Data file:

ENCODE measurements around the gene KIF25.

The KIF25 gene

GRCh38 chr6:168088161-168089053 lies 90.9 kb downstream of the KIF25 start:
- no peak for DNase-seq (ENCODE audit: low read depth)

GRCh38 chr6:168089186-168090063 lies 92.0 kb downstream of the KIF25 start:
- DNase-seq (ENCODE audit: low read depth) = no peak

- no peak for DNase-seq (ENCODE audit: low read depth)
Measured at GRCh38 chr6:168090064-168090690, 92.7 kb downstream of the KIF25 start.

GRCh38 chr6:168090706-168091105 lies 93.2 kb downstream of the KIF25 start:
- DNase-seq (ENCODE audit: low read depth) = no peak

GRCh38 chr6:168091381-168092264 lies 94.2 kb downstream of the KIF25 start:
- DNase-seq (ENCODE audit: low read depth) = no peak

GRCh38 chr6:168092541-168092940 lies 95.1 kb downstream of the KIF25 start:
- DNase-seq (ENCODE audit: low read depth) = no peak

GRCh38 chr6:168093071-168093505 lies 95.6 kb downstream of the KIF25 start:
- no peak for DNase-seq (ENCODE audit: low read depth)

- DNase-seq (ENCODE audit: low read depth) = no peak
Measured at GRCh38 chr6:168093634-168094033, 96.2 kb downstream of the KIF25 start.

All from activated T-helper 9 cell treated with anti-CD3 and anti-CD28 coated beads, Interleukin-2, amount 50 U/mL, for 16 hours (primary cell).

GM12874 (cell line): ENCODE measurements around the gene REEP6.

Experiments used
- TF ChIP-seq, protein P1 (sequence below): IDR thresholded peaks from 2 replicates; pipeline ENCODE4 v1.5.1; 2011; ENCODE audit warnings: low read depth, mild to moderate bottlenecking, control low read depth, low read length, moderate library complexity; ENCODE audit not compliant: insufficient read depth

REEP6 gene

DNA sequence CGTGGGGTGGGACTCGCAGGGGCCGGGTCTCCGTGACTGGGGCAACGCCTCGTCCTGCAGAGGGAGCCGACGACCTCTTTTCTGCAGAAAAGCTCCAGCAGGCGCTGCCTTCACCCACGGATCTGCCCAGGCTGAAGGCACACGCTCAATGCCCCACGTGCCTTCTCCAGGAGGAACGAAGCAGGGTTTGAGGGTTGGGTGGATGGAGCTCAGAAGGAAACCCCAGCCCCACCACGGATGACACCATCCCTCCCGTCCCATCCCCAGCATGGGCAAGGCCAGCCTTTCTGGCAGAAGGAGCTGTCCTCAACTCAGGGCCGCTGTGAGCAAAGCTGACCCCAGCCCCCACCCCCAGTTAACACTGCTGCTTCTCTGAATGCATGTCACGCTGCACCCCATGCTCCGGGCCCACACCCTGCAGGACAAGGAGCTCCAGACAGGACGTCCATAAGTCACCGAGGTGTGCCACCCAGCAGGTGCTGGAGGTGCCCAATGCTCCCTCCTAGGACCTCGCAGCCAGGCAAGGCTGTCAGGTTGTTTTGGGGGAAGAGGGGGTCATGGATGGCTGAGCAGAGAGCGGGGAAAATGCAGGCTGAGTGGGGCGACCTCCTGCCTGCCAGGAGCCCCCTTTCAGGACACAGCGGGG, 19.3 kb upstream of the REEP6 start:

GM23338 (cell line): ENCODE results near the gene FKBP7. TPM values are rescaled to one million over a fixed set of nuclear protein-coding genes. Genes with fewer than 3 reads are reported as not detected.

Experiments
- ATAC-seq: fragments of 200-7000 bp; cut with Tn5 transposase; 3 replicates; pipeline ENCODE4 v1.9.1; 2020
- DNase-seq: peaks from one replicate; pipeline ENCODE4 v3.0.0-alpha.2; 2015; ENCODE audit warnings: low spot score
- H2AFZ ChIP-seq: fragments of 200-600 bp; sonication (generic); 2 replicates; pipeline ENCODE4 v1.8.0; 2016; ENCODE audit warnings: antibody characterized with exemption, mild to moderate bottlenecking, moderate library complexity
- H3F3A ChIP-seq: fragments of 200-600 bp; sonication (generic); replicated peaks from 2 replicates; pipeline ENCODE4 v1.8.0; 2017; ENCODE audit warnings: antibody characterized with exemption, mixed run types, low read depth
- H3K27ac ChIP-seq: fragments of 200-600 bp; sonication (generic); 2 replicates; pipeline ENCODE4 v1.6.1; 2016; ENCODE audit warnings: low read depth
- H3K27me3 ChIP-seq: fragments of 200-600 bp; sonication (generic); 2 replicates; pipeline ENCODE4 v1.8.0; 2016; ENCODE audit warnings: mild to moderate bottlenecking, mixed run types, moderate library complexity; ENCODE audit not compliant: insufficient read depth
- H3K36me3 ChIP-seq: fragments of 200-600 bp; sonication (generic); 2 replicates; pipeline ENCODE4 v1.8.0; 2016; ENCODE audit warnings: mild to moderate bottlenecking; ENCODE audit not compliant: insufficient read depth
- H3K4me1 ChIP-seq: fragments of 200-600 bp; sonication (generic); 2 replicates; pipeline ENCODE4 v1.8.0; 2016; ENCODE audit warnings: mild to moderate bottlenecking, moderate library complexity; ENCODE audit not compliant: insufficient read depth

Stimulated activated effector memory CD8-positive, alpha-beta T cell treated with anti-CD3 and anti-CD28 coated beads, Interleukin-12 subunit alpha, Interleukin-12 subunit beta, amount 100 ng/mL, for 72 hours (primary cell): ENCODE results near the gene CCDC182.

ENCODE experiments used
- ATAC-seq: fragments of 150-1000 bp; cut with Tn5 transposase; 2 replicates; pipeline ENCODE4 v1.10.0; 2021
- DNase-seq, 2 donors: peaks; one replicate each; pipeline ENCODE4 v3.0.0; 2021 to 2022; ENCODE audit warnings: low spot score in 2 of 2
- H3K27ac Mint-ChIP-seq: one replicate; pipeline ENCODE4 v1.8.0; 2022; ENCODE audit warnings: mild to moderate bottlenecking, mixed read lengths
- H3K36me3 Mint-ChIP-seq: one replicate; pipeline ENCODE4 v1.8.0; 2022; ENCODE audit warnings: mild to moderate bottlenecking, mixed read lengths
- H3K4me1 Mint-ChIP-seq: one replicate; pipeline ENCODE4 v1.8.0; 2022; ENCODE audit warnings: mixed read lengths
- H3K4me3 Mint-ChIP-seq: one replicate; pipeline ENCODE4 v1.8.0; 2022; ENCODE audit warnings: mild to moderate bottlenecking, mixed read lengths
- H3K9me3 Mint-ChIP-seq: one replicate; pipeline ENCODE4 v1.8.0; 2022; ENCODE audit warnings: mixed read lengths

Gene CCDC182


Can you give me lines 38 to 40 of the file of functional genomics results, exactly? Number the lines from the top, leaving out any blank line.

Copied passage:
- DNase-seq, 2 donors: peaks; one replicate each; pipeline ENCODE4 v3.0.0; 2021 to 2022; ENCODE audit warnings: low spot score in 2 of 2
- H3K27ac Mint-ChIP-seq: one replicate; pipeline ENCODE4 v1.8.0; 2022; ENCODE audit warnings: mild to moderate bottlenecking, mixed read lengths
- H3K36me3 Mint-ChIP-seq: one replicate; pipeline ENCODE4 v1.8.0; 2022; ENCODE audit warnings: mild to moderate bottlenecking, mixed read lengths